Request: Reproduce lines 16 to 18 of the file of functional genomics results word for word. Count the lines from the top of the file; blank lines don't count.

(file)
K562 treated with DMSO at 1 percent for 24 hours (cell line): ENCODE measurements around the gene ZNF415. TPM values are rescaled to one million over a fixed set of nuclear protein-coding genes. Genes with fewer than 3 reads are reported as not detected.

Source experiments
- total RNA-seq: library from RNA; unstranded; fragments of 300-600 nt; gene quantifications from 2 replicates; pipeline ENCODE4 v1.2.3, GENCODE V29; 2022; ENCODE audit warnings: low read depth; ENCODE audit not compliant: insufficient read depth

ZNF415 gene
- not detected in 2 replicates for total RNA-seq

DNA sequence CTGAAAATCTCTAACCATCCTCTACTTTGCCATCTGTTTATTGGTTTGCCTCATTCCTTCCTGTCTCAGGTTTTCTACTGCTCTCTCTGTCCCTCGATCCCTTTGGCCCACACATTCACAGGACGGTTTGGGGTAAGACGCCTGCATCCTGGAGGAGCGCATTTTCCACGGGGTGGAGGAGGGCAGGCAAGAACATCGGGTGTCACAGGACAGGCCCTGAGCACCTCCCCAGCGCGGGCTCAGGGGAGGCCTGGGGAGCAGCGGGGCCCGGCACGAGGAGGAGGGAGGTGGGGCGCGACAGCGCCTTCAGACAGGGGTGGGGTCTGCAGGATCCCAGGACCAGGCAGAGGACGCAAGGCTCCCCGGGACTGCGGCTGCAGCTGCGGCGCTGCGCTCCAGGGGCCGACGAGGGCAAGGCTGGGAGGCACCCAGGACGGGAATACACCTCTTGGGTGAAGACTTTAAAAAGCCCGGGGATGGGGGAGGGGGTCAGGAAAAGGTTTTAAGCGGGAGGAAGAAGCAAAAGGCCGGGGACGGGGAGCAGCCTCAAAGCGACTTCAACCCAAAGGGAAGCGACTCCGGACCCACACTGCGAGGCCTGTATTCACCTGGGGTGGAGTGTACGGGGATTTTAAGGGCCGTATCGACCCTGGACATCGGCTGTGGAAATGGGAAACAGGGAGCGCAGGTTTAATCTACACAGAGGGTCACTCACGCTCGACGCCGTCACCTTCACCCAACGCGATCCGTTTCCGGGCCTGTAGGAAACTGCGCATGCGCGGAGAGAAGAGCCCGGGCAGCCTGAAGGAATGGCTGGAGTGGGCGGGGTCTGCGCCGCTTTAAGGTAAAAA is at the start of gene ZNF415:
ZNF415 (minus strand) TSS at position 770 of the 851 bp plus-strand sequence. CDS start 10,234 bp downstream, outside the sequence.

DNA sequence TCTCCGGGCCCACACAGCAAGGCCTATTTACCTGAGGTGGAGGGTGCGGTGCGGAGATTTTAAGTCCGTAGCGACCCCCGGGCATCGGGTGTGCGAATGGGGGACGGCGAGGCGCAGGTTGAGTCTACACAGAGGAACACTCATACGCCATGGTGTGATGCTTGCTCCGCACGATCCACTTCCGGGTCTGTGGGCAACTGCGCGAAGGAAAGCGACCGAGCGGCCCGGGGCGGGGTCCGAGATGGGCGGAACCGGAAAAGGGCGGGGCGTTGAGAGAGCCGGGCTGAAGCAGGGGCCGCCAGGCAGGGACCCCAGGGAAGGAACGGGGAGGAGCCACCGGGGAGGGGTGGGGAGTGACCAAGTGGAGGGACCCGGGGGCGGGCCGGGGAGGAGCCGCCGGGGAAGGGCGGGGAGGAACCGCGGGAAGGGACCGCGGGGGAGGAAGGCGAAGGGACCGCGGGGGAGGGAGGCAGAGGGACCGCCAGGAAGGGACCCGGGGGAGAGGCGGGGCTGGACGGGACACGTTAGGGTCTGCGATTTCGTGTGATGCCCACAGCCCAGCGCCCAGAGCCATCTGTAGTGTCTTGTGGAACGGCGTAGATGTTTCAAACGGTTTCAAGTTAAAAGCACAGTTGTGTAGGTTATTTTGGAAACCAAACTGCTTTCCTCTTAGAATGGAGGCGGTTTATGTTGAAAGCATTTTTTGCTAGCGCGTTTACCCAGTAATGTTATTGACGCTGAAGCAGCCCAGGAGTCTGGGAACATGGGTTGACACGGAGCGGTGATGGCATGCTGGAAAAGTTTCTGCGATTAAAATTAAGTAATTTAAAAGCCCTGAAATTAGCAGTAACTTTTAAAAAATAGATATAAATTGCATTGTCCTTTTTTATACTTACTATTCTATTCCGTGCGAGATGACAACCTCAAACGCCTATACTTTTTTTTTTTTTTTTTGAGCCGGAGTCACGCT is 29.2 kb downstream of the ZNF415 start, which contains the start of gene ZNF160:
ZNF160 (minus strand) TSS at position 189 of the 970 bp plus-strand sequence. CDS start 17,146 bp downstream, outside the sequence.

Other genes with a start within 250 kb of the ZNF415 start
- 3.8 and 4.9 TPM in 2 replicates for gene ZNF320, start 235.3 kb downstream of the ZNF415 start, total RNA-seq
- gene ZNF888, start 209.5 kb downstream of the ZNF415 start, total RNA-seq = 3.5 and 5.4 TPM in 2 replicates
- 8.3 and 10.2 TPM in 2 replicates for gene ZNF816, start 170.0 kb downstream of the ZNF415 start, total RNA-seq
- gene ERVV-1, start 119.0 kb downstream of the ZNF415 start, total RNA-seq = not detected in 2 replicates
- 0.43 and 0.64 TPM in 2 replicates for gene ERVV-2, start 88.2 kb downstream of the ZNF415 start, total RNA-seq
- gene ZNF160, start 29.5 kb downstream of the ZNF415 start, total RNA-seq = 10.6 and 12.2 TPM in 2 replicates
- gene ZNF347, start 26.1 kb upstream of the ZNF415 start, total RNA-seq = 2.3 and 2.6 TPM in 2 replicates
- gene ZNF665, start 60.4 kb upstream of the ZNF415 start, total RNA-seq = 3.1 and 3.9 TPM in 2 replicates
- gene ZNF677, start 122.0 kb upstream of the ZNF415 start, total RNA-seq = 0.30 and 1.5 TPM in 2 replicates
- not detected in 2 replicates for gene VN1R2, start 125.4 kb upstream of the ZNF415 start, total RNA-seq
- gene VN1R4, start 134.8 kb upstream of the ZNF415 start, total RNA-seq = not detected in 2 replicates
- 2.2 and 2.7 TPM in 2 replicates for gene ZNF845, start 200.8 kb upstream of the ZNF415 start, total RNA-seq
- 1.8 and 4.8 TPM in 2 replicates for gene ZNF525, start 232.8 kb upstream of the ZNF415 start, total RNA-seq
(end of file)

- gene ZNF160, start 29.5 kb downstream of the ZNF415 start, total RNA-seq = 10.6 and 12.2 TPM in 2 replicates
- gene ZNF347, start 26.1 kb upstream of the ZNF415 start, total RNA-seq = 2.3 and 2.6 TPM in 2 replicates
- gene ZNF665, start 60.4 kb upstream of the ZNF415 start, total RNA-seq = 3.1 and 3.9 TPM in 2 replicates